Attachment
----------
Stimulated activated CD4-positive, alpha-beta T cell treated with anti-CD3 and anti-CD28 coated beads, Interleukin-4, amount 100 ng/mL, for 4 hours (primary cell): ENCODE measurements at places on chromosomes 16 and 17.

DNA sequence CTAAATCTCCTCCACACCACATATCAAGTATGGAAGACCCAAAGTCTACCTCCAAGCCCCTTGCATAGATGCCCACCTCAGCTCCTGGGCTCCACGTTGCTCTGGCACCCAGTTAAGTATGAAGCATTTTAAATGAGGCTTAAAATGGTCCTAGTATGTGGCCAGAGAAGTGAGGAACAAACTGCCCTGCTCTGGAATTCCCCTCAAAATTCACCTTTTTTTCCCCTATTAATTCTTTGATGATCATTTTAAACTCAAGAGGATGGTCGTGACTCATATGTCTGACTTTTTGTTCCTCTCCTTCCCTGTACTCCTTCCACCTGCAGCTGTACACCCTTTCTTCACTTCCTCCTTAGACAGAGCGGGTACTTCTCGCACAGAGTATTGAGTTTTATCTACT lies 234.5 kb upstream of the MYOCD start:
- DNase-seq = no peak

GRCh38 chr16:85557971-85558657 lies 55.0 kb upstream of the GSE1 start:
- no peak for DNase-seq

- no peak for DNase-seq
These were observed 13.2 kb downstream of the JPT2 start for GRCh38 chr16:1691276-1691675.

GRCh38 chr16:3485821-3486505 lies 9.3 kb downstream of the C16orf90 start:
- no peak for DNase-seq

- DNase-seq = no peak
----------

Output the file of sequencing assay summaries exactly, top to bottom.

Stimulated activated CD4-positive, alpha-beta T cell treated with anti-CD3 and anti-CD28 coated beads, Interleukin-4, amount 100 ng/mL, for 4 hours (primary cell): ENCODE measurements at places on chromosomes 16 and 17.

DNA sequence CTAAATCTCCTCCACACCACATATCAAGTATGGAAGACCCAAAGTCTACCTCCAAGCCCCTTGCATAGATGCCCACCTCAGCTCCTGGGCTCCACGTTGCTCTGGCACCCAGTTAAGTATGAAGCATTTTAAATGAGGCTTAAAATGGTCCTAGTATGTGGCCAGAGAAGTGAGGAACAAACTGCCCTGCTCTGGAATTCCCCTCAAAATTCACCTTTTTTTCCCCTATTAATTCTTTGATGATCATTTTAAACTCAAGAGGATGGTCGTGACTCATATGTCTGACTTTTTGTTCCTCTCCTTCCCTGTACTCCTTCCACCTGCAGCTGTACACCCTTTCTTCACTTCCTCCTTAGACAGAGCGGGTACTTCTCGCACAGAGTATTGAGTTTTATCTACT lies 234.5 kb upstream of the MYOCD start:
- DNase-seq = no peak

GRCh38 chr16:85557971-85558657 lies 55.0 kb upstream of the GSE1 start:
- no peak for DNase-seq

- no peak for DNase-seq
These were observed 13.2 kb downstream of the JPT2 start for GRCh38 chr16:1691276-1691675.

GRCh38 chr16:3485821-3486505 lies 9.3 kb downstream of the C16orf90 start:
- no peak for DNase-seq

- DNase-seq = no peak